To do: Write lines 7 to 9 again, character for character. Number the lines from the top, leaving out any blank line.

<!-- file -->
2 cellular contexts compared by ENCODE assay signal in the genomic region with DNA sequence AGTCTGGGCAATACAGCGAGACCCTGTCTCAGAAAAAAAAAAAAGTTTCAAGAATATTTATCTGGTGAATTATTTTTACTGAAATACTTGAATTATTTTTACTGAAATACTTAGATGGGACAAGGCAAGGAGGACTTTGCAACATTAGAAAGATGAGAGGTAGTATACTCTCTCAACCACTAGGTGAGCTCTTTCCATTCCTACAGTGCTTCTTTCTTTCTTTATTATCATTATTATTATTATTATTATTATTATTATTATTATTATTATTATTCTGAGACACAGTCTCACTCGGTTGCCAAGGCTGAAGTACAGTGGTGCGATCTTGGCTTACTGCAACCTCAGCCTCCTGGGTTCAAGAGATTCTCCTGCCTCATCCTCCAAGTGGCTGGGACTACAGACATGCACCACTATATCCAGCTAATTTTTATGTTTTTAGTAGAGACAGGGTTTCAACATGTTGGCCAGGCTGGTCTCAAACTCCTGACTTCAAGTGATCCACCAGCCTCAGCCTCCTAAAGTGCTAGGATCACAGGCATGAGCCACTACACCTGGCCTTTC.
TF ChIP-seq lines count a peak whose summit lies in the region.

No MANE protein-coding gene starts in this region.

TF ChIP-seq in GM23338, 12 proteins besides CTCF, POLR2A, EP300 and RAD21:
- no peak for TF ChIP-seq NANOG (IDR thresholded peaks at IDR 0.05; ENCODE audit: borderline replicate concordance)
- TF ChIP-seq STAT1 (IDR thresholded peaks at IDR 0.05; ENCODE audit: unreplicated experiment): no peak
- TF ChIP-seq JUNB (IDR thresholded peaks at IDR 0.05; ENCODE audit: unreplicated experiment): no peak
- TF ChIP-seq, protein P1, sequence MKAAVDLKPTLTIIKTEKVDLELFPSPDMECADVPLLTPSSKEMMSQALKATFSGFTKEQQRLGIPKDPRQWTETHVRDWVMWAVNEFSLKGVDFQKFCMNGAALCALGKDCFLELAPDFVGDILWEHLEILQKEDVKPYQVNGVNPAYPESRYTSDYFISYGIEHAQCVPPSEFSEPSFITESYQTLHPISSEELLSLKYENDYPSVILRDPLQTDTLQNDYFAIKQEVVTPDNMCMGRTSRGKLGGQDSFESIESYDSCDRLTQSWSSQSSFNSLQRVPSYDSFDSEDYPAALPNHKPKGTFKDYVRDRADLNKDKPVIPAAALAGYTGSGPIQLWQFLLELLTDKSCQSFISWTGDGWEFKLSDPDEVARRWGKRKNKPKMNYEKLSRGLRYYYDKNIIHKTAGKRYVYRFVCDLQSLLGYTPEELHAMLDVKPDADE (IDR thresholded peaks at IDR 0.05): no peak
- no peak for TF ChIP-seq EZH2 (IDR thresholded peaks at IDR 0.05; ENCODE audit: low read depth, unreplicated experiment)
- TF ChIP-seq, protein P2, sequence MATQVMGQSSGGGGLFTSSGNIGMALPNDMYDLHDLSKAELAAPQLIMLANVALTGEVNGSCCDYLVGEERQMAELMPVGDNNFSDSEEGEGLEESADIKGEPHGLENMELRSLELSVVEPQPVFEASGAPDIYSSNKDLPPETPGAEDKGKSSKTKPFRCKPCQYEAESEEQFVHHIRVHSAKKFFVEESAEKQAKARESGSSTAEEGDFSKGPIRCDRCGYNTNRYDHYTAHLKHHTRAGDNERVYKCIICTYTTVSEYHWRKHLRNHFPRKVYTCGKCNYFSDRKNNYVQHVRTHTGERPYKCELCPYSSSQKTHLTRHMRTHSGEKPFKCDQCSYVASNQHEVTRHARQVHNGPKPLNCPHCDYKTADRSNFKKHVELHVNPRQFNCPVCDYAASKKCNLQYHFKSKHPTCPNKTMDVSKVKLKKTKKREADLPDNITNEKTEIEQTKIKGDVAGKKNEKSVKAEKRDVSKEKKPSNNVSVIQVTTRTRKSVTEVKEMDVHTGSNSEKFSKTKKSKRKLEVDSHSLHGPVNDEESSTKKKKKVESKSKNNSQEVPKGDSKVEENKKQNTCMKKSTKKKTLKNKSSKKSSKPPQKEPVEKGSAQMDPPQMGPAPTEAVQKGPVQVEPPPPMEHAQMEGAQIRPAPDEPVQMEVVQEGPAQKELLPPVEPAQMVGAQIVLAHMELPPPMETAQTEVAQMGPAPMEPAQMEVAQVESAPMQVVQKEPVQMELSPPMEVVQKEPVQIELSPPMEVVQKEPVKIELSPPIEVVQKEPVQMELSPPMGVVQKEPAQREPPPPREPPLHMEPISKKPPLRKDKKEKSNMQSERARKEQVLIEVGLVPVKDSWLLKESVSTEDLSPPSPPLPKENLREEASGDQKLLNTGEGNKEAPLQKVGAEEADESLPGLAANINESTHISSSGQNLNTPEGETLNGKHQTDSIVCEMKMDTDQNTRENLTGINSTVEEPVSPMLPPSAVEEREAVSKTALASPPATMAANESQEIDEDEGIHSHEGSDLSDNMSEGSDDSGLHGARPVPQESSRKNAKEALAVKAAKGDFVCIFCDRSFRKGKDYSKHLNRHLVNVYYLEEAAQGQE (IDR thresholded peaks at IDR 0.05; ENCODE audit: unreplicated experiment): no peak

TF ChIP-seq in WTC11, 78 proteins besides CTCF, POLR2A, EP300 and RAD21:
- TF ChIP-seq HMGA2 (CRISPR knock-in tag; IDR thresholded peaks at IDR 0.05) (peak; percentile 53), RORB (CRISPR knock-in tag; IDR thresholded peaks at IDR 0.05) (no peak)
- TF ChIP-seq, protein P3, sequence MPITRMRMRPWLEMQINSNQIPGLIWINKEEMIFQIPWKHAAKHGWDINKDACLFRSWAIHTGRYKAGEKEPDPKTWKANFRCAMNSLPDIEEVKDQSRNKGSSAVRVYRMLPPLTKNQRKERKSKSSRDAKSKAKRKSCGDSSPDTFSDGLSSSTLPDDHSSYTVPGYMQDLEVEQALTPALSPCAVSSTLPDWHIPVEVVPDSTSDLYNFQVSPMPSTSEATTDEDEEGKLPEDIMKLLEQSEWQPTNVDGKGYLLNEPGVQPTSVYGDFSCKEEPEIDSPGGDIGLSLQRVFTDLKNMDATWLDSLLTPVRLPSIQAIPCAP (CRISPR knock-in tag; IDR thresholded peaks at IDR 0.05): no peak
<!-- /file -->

- TF ChIP-seq JUNB (IDR thresholded peaks at IDR 0.05; ENCODE audit: unreplicated experiment): no peak
- TF ChIP-seq, protein P1, sequence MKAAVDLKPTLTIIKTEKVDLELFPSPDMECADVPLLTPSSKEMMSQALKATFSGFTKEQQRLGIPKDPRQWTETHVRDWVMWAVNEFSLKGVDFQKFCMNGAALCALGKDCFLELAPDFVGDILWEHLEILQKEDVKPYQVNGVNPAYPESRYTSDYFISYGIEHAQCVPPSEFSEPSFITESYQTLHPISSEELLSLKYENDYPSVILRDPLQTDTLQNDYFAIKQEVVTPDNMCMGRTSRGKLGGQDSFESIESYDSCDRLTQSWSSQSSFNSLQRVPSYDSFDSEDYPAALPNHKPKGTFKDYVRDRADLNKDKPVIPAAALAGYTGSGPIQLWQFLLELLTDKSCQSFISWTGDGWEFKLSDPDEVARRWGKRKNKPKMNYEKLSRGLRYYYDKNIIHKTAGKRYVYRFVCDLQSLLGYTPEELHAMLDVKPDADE (IDR thresholded peaks at IDR 0.05): no peak
- no peak for TF ChIP-seq EZH2 (IDR thresholded peaks at IDR 0.05; ENCODE audit: low read depth, unreplicated experiment)